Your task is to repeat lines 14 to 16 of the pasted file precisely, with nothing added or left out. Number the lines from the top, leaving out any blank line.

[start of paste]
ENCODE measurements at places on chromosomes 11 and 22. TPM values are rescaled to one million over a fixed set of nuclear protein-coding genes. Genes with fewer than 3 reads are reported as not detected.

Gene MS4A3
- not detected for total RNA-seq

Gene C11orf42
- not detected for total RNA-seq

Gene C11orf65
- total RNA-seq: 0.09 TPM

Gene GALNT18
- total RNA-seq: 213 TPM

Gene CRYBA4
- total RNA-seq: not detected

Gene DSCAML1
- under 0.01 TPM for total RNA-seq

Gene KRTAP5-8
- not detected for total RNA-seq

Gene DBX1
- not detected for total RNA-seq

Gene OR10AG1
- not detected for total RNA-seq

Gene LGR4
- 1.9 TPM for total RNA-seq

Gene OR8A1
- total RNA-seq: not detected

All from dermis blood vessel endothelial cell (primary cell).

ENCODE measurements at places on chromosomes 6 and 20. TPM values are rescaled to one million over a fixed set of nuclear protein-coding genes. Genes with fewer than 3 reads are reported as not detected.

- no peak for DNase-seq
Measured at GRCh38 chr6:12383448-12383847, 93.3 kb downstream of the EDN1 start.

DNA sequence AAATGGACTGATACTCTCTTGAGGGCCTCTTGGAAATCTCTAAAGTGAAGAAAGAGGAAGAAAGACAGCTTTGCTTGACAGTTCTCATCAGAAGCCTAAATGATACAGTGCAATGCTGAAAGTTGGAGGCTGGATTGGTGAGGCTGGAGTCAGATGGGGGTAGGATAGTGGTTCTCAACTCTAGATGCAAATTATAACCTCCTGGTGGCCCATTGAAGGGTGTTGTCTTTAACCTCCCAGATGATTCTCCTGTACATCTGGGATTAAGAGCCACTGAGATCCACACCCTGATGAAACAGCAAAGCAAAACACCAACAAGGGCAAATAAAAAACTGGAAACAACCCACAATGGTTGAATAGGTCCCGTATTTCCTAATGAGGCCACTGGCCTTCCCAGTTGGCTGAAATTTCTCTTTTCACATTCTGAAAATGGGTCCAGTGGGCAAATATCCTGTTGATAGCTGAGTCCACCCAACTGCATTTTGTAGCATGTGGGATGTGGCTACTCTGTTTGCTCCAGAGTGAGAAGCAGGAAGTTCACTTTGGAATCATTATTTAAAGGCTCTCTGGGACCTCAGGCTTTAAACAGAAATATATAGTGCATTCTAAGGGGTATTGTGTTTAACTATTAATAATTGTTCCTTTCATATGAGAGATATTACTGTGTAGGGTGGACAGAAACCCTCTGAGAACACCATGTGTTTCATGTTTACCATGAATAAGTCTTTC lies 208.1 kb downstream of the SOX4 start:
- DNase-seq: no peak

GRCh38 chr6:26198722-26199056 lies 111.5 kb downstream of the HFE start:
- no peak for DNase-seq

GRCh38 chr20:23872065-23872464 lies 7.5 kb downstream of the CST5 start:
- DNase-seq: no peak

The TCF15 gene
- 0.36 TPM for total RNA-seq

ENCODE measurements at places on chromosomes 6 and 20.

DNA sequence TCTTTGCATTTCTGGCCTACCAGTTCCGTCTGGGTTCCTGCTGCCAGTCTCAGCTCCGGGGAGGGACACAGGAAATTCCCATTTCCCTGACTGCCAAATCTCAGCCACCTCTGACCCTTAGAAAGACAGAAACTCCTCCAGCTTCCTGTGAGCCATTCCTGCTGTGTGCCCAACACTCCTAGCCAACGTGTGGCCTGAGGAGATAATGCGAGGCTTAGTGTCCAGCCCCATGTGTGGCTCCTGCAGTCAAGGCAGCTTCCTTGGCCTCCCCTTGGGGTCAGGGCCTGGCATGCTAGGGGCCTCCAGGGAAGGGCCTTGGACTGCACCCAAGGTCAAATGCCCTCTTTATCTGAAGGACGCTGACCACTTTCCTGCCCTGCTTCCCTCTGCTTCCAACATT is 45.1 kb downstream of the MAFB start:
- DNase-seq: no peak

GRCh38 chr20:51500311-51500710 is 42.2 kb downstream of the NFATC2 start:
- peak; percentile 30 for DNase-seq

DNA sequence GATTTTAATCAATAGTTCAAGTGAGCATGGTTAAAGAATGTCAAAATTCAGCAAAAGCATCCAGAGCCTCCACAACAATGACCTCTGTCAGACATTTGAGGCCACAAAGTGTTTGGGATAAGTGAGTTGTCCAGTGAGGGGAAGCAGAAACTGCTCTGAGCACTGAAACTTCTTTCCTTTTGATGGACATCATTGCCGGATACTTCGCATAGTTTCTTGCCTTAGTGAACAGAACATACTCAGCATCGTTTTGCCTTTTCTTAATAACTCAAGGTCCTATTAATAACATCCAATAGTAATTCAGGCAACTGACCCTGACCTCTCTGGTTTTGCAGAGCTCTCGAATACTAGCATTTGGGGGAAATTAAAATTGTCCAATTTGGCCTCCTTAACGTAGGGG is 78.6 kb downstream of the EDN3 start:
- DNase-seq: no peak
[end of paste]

Gene KRTAP5-8
- not detected for total RNA-seq

Gene DBX1